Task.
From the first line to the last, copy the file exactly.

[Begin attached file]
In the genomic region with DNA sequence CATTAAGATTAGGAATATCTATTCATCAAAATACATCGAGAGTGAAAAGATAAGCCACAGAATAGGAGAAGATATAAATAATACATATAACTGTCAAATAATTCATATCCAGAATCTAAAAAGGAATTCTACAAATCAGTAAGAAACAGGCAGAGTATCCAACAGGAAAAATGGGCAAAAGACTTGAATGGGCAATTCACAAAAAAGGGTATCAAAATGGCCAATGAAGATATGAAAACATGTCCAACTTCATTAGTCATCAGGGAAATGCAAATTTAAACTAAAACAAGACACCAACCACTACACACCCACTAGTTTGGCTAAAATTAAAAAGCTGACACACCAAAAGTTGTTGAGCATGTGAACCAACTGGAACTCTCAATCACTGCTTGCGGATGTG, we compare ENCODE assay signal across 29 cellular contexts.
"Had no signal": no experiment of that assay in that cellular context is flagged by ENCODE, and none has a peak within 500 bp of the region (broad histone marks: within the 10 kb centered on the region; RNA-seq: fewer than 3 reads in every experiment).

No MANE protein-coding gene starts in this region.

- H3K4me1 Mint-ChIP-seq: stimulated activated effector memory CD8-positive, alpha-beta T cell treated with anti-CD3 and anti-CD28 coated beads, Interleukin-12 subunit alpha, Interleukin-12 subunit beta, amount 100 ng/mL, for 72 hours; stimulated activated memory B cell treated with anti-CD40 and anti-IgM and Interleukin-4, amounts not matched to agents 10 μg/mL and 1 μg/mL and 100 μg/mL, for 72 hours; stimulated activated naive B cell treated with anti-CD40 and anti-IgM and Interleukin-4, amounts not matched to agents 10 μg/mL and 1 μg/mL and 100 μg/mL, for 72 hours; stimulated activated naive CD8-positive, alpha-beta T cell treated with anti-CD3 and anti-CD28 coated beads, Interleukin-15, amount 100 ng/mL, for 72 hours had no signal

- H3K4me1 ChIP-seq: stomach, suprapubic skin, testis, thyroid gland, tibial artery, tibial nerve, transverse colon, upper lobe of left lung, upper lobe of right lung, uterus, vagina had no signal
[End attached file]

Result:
In the genomic region with DNA sequence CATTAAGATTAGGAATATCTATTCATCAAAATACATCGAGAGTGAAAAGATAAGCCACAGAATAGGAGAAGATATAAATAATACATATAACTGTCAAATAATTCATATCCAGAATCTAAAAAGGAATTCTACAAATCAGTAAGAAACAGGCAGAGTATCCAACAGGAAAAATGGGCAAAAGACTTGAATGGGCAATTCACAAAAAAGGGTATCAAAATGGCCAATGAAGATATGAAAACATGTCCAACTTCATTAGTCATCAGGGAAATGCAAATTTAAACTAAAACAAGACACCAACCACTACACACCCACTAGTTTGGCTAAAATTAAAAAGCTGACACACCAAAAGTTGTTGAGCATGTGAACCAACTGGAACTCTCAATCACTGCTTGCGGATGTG, we compare ENCODE assay signal across 29 cellular contexts.
"Had no signal": no experiment of that assay in that cellular context is flagged by ENCODE, and none has a peak within 500 bp of the region (broad histone marks: within the 10 kb centered on the region; RNA-seq: fewer than 3 reads in every experiment).

No MANE protein-coding gene starts in this region.

- H3K4me1 Mint-ChIP-seq: stimulated activated effector memory CD8-positive, alpha-beta T cell treated with anti-CD3 and anti-CD28 coated beads, Interleukin-12 subunit alpha, Interleukin-12 subunit beta, amount 100 ng/mL, for 72 hours; stimulated activated memory B cell treated with anti-CD40 and anti-IgM and Interleukin-4, amounts not matched to agents 10 μg/mL and 1 μg/mL and 100 μg/mL, for 72 hours; stimulated activated naive B cell treated with anti-CD40 and anti-IgM and Interleukin-4, amounts not matched to agents 10 μg/mL and 1 μg/mL and 100 μg/mL, for 72 hours; stimulated activated naive CD8-positive, alpha-beta T cell treated with anti-CD3 and anti-CD28 coated beads, Interleukin-15, amount 100 ng/mL, for 72 hours had no signal

- H3K4me1 ChIP-seq: stomach, suprapubic skin, testis, thyroid gland, tibial artery, tibial nerve, transverse colon, upper lobe of left lung, upper lobe of right lung, uterus, vagina had no signal